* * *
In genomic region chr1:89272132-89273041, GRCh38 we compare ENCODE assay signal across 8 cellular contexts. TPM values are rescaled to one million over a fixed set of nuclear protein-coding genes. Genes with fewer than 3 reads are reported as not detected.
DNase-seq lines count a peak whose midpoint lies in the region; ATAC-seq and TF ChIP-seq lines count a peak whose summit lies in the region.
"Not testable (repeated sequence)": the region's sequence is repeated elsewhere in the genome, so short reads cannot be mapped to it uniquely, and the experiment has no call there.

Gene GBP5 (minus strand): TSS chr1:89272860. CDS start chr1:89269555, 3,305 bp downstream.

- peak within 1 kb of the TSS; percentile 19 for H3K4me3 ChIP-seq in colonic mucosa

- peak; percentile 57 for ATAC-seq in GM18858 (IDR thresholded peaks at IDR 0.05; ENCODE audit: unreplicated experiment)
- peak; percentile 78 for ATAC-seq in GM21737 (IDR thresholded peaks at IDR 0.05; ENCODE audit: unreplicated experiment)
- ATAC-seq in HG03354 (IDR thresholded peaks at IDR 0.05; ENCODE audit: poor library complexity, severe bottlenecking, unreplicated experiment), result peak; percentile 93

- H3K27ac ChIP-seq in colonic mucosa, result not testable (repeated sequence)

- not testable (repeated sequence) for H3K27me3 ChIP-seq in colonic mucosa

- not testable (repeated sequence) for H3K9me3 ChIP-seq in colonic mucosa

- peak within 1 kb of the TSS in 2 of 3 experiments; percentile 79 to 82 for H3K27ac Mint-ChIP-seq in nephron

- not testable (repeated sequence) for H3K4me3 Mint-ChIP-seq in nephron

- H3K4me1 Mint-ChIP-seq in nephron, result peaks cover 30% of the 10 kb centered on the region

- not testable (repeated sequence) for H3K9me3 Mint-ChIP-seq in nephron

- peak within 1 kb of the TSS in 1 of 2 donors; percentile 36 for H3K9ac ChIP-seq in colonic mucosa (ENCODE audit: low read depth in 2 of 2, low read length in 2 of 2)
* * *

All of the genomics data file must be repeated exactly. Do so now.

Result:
In genomic region chr1:89272132-89273041, GRCh38 we compare ENCODE assay signal across 8 cellular contexts. TPM values are rescaled to one million over a fixed set of nuclear protein-coding genes. Genes with fewer than 3 reads are reported as not detected.
DNase-seq lines count a peak whose midpoint lies in the region; ATAC-seq and TF ChIP-seq lines count a peak whose summit lies in the region.
"Not testable (repeated sequence)": the region's sequence is repeated elsewhere in the genome, so short reads cannot be mapped to it uniquely, and the experiment has no call there.

Gene GBP5 (minus strand): TSS chr1:89272860. CDS start chr1:89269555, 3,305 bp downstream.

- peak within 1 kb of the TSS; percentile 19 for H3K4me3 ChIP-seq in colonic mucosa

- peak; percentile 57 for ATAC-seq in GM18858 (IDR thresholded peaks at IDR 0.05; ENCODE audit: unreplicated experiment)
- peak; percentile 78 for ATAC-seq in GM21737 (IDR thresholded peaks at IDR 0.05; ENCODE audit: unreplicated experiment)
- ATAC-seq in HG03354 (IDR thresholded peaks at IDR 0.05; ENCODE audit: poor library complexity, severe bottlenecking, unreplicated experiment), result peak; percentile 93

- H3K27ac ChIP-seq in colonic mucosa, result not testable (repeated sequence)

- not testable (repeated sequence) for H3K27me3 ChIP-seq in colonic mucosa

- not testable (repeated sequence) for H3K9me3 ChIP-seq in colonic mucosa

- peak within 1 kb of the TSS in 2 of 3 experiments; percentile 79 to 82 for H3K27ac Mint-ChIP-seq in nephron

- not testable (repeated sequence) for H3K4me3 Mint-ChIP-seq in nephron

- H3K4me1 Mint-ChIP-seq in nephron, result peaks cover 30% of the 10 kb centered on the region

- not testable (repeated sequence) for H3K9me3 Mint-ChIP-seq in nephron

- peak within 1 kb of the TSS in 1 of 2 donors; percentile 36 for H3K9ac ChIP-seq in colonic mucosa (ENCODE audit: low read depth in 2 of 2, low read length in 2 of 2)